1) FAITH IS ALONE: Paul writes in Romans 4:3-5, saying: “For what does the Scripture say? 'Abraham believed God, and it was credited to him as righteousness.' Now to the one who works, his wage is not credited as a favor, but as what is due. But to the one who does not work, but believes in Him who justifies the ungodly, his faith is credited as righteousness. . .” Paul here quotes from the passage in Genesis 15:6 and draws out one implication for us: Abraham was not justified by a combination of faith in Jesus plus his own obedience. Genesis tells us that Abraham was justified by faith, and Paul clarifies that he was justified by faith alone.6 Notice how Paul puts it. Paul doesn't say: “But to the one who does not ONLY work, but ALSO believes. . .” Rather, he puts them at a complete contrast: “But to the one who does NOT work, BUT believes. . .” In other words, Paul is not saying: “NOT ONLY works, BUT ALSO faith.” Rather, he's actually saying: “NOT ALSO works, BUT ONLY faith.” It's not just that we're justified by faith—Paul's point is that we're justified by faith alone.7

2) FAITH IS INSTRUMENTAL: Again, speaking of faith, Paul tells us in Romans 4:13, “For the promise to Abraham or to his descendants that he would be heir of the world was not through the Law, but through the righteousness of faith.” The Greek preposition that Paul chooses to use here has a very particular meaning attached to it:8 It's clear Paul is telling us that this promise given to Abraham was received through (or by) faith, as opposed to because of his faith or on the basis of his faith. This is the way that Paul consistently speaks: we're not justified on the basis of our faith; we're simply justified through faith. In other words, faith isn't meritorious; it's simply instrumental. Faith isn't why we're justified; it's simply how we're justified. Faith isn't the cause of our justification; it's simply the means. Abraham didn't achieve God's blessing because his faith was so great; he simply received the promise God was making to him, through simple faith in His Word. This is important, because sometimes it's almost as though we start trying to turn faith into another kind of work—something we must do, or attain to. But Scripture tells us that God's favor isn't something that can be achieved. Entering into God's covenant mercies isn't something that's even achieved by faith—rather, it's simply received by faith. God holds out His promises to us as a free gift. We simply open our hand and take them.9

3) FAITH CAN BE WEAK: As we read through the Genesis narrative, we see that Abraham's faith in God was constantly going up and down. At the beginning of Genesis 12, he has enough faith in the Lord to leave everything he knows behind, and take his family to the land where God was calling him. But by the end of the same chapter, he doesn't even have enough faith in God to be honest and tell the Egyptians that Sarah was his wife. In Genesis 15, the Lord promises to give Abraham a son, and we read in verse 6 that he believes in the Lord. But in the very next chapter, we see Abraham and Sarah struggling in faith, starting to think maybe they needed to help God out with His promise. And so, Abraham takes Sarah's maid Hagar as another wife, in order that God's promise of an offspring might be reckoned through her, because they couldn't believe at that point that God could really still give Abraham a son through Sarah. So, sometimes Abraham's faith seems unwavering; but other times it seems almost non-existent! Abraham was a man of faith—but even his faith was never a perfect faith. And this is so comforting for us. Isn't it good news that it's not the amount of our faith that brings us into God's favor, but the object of our faith. As one put it: “A little faith in the Lord Jesus saves.”10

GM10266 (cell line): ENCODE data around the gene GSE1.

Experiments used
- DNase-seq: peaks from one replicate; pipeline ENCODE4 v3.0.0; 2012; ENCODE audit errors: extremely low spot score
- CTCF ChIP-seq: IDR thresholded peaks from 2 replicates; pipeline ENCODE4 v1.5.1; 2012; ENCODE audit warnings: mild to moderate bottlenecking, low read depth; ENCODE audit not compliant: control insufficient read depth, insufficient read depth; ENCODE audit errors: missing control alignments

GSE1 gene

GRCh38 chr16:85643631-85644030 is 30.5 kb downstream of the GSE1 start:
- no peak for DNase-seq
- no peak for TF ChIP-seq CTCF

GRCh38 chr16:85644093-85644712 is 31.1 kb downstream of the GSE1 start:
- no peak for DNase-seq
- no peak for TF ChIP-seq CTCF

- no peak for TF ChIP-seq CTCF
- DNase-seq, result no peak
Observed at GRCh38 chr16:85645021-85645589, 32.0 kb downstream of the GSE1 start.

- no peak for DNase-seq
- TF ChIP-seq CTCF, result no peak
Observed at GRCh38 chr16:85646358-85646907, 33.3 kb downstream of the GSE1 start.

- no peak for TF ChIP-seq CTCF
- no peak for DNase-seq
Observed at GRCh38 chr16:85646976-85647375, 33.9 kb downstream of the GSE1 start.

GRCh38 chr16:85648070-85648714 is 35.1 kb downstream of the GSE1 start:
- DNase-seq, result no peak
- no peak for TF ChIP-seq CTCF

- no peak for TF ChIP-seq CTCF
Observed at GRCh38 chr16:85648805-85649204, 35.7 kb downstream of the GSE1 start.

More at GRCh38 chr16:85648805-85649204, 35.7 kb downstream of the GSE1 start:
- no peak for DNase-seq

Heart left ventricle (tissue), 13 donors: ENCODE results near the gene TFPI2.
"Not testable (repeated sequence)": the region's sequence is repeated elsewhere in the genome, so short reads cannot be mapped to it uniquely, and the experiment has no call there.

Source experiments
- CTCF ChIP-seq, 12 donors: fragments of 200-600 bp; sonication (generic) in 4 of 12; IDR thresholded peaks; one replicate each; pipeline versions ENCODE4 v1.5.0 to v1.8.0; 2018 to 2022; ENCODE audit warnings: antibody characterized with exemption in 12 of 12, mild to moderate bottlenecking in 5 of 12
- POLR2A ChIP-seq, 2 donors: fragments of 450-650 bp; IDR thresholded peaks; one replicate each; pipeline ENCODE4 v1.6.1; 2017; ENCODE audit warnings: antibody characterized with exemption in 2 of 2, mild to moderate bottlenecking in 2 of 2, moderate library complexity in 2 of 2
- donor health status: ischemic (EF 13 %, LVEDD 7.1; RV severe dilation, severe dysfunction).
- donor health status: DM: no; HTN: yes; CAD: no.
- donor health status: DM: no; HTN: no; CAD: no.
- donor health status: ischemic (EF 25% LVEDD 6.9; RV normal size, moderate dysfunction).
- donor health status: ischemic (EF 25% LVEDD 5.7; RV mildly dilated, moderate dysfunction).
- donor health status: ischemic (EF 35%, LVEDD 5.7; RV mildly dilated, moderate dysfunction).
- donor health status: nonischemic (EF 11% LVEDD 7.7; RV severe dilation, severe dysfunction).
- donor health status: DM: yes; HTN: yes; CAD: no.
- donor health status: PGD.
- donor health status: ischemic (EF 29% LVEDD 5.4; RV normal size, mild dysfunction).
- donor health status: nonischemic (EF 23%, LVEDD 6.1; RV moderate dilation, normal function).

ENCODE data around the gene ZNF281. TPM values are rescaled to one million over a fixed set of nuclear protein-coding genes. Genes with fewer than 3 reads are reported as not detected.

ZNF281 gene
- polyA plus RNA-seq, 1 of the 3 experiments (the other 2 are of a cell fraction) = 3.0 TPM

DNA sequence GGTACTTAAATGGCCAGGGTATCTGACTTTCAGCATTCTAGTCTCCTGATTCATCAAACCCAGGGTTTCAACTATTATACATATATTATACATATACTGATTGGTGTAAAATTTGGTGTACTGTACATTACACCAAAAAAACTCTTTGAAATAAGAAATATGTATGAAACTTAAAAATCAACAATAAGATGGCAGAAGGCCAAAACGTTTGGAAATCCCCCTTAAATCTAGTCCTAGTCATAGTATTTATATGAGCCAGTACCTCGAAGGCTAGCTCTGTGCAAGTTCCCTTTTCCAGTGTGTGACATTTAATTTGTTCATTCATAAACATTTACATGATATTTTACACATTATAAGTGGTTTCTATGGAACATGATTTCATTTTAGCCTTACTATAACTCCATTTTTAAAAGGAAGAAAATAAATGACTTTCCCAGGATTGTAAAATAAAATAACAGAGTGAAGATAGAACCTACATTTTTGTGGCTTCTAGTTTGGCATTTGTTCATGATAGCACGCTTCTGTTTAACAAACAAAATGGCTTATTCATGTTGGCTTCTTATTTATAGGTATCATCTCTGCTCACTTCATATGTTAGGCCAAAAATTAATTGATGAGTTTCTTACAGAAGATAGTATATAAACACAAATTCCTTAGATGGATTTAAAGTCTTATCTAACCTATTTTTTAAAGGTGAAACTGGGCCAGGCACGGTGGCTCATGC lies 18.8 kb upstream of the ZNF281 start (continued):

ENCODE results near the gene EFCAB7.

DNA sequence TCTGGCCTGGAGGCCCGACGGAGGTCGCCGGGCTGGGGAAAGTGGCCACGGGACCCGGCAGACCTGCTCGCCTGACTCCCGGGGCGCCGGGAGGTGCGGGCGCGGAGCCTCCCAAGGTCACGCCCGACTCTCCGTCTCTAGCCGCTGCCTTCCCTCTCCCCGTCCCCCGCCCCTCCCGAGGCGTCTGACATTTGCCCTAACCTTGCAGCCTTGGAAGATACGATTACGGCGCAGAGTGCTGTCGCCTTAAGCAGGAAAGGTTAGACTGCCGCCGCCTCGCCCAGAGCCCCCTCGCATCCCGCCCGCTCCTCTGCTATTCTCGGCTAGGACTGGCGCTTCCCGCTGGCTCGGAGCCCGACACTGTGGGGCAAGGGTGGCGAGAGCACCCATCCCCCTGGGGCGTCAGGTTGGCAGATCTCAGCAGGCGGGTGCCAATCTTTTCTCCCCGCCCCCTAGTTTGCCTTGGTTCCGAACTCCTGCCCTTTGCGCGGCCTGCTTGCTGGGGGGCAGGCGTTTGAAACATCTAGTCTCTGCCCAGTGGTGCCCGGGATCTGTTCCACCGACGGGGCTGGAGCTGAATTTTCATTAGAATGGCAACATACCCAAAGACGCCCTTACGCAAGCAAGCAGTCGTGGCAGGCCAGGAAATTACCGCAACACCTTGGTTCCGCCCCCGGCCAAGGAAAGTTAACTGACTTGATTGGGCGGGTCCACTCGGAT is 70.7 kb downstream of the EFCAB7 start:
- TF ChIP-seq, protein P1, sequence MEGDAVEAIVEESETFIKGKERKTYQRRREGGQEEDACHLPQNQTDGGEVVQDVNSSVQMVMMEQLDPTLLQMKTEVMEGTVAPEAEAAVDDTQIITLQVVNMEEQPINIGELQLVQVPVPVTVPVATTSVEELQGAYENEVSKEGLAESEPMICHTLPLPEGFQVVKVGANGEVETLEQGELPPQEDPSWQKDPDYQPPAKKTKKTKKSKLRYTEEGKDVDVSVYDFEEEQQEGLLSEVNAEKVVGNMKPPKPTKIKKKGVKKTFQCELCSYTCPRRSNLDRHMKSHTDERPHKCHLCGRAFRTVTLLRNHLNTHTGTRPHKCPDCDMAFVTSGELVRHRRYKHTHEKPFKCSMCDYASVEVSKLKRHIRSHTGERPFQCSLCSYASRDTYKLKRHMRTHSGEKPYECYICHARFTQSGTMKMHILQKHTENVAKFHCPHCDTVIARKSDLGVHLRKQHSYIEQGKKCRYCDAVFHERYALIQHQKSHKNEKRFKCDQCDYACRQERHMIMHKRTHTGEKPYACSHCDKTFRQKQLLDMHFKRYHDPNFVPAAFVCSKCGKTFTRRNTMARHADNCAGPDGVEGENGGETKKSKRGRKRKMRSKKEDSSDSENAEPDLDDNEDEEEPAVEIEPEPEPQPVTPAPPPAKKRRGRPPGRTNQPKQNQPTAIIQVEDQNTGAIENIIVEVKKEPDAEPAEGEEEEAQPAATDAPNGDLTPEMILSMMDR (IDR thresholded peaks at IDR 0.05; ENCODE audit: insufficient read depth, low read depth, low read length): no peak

C) God freely lavishes His favor on sinners in CHRIST alone: God's favor comes by grace alone through faith alone. But this faith is not just faith in God in general. God's favor comes through faith in Jesus Christ. Salvation only comes through the Savior. We can see this in a few different ways:

1) First, Jesus is the SEED that God promised. We saw this earlier. Jesus is the seed that God promised to Abraham—the seed through whom all the nations of the earth would be blessed. It's only in Christ, Abraham's true seed, that God's blessing flowed to Abraham himself and then would flow to all the nations. All the promises that God made to Abraham are only fulfilled in Christ.

2) Secondly, Jesus is the SAVIOR that Abraham trusted. We've seen that Abraham was a sinner—and yet God dealt with him in grace. But how could God do that? If Abraham was truly a guilty sinner, and if God is just and will by no means leave the guilty unpunished (Nahum 1:3), then how could God deal with Abraham in grace without compromising His justice? The answer is that the day was coming that Jesus would go to the cross to take all the punishment of all those who belong to Him—including Abraham.11 Abraham was a believer in Christ. That's why Jesus said to the Jews in John 8:56, “Your father Abraham rejoiced to see My day, and he saw it and was glad.” That's why we find Abraham building altars and offering up burnt offerings. He was acknowledging his sin and his need for atonement. The blood of bulls and goats could never take away his sin, but they pointed forward to the One who would. Abraham looked forward to the coming Savior, the lamb of God.12

3) Thirdly, Jesus is the SUBSTANCE that the narratives fore-pictured. Genesis doesn't just point us to Christ through the promises God was making. Throughout Genesis, we're also pointed to Christ through the various pictures Scripture was setting before us. In particular, Scripture sets forth both Abraham and Isaac, not only as believers in Christ, but as pictures of Christ, in the following ways: